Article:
EDINBURG, RGV – Rio Grande Valley law enforcement officials shared common concerns during a recent roundtable discussion.
On Aug. 5, U.S. Senator John Cornyn, U.S. Representative Michael McCaul and local law enforcement officials from around the Rio Grande Valley came together to discuss active shooter response training.
On July 22, U.S. President Barack Obama signed the Protecting Our Lives through Initiating COPS Expansion (POLICE) Act. The bill allows law enforcement and other first responders such as the Emergency Medical Services (EMS) and Fire Department to use Community Oriented Policing Services (COPS) federal grants to prepare personnel for active shooter scenarios.
When the round table opened up for discussion, several officials of law enforcement shared their gratitude for the COPS Grant, including Olga Maldonado, chief of Mercedes Police Department.
“We too at one time took the opportunity of applying to the COPS Grant and I can tell you that it was very beneficial for our city,” Maldonado said. “I want to thank you for actually being here today and for actually bringing this act before the [Rio Grande Valley] and it’s very much appreciated when the higher-ups remember the Valley. We’re way down south and a lot of times they don’t realize we’re beyond San Antonio.”
However, other local law enforcement officials shared their concerns. Omar Lucio, Cameron County sheriff, said his officers are working 60 hours for overtime pay.
“When people are working that many hours, sometimes they take a little bit longer to make a decision,” Lucio said. “The human body is set up to a certain extent where you [need] to rest.”
Another one of Lucio’s concerns is his officers’ presence in their families. He said there’s a high rate of divorce among people in law enforcement because there isn’t enough time set aside for family.
While training is essential for any law enforcement agency, taking men off the field for training leaves the city at risk and understaffed. Lucio said people primarily look for five things before they relocate to another county or city: crime rate, education, health, entertainment and culture.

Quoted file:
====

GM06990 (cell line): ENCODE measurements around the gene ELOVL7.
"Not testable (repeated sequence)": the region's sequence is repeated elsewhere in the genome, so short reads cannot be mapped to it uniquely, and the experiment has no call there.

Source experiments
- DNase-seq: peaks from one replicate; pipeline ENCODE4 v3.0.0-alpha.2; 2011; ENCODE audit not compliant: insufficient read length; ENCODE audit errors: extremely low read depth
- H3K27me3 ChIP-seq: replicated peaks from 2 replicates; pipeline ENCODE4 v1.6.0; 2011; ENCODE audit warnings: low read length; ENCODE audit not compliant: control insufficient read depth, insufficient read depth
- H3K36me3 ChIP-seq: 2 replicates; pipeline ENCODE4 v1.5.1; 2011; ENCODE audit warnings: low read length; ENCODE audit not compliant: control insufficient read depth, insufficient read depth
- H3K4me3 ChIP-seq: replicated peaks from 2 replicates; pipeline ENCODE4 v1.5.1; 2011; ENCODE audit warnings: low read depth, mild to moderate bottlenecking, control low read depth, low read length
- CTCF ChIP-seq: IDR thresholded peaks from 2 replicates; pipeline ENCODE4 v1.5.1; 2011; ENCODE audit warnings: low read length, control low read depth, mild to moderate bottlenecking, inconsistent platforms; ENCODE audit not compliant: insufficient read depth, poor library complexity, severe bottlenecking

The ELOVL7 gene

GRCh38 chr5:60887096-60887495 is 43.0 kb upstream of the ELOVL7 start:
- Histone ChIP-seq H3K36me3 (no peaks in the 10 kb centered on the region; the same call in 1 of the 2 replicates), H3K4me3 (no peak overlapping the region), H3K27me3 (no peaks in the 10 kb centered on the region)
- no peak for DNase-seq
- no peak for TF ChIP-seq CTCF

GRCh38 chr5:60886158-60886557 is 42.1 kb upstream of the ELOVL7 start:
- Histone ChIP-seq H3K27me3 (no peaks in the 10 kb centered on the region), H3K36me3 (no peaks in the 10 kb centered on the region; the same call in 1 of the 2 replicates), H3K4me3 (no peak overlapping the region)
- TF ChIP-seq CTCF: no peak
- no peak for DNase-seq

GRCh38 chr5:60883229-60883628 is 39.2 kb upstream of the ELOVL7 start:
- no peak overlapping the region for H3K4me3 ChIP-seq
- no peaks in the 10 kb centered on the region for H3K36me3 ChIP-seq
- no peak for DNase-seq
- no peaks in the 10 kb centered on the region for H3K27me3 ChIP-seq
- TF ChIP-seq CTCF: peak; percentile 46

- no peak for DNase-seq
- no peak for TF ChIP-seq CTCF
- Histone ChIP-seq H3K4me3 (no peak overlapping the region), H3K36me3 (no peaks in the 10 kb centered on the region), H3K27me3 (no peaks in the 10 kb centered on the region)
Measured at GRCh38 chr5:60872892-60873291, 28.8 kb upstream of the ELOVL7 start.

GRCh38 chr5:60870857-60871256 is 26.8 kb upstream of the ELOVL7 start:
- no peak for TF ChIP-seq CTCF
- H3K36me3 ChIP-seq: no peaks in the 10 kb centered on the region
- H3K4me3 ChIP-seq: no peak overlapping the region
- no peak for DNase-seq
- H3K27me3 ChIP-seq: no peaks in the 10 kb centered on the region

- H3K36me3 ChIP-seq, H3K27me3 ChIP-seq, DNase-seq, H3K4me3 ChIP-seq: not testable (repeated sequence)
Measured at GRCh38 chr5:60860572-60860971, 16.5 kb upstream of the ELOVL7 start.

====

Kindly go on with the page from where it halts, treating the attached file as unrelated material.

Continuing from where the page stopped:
“The commissioners, mayors and county judges need to know that in order to attract people from other places if you want to keep growing, you need to have law enforcement,” Lucio said. “I want my officers to have high visibility with lower crime.”
Urbino “Benny” Martinez, elected sheriff for Brooks County beginning Jan. 2017, shared a concern regarding the need for more prosecutors at the U.S. Attorney’s Office. Martinez said Texas, through their procedures, don’t recognize border patrol agents as peace officers. If a border patrol agent, who is considered to be a federal agent, feels threatened or is harassed on the job, the federal government refers the case back to the state level.
“My concern was funding the prosecution site so they have enough prosecutors and magistrates,” Martinez said. “We can’t just have people walking away from the checkpoint when they commit a crime. It’s not feasible and it needs to be addressed.”
Another issue for Brooks County is migrant deaths. Martinez said they picked up 11 last month. Since 2009, with the help of U.S. Border Patrol, they have rescued over 500 people.
“We’re not looking at the issue at all [and] we’re not addressing it,” Martinez said. “That’s pretty much the bottom line. Why? I have no idea. I guess it’s just too complex as everyone always says. But I think something as complex as that can be dissected to where everyone will be in agreement with it. Get the biometrics involved to where they can come in and not have to perish in our brush.”
Nearly all of the officials of local law enforcement who spoke had concerns due to lack of funding and staff. Any solutions to counteract the concerns require more money.
“Local government is hurting, everyone’s hurting, but you just can’t remove the law enforcement part of it,” Martinez said. “I’d hate to see a county go lawless. We’d be in bad shape. But without resources–without funding–you can’t combat anything for that matter.”
Cornyn said the federal government spends about $2 billion every year for state and local law enforcement. About $180 million go to the COPS Grant.
“What we’ve learned the priorities in terms of the grant funding are not necessarily your priorities,” Cornyn said. “In other words if there are things you would tell us are more urgent and we did things that were perhaps not as urgent and not as immediate then we can prioritize in terms of what that grant funding is available for.”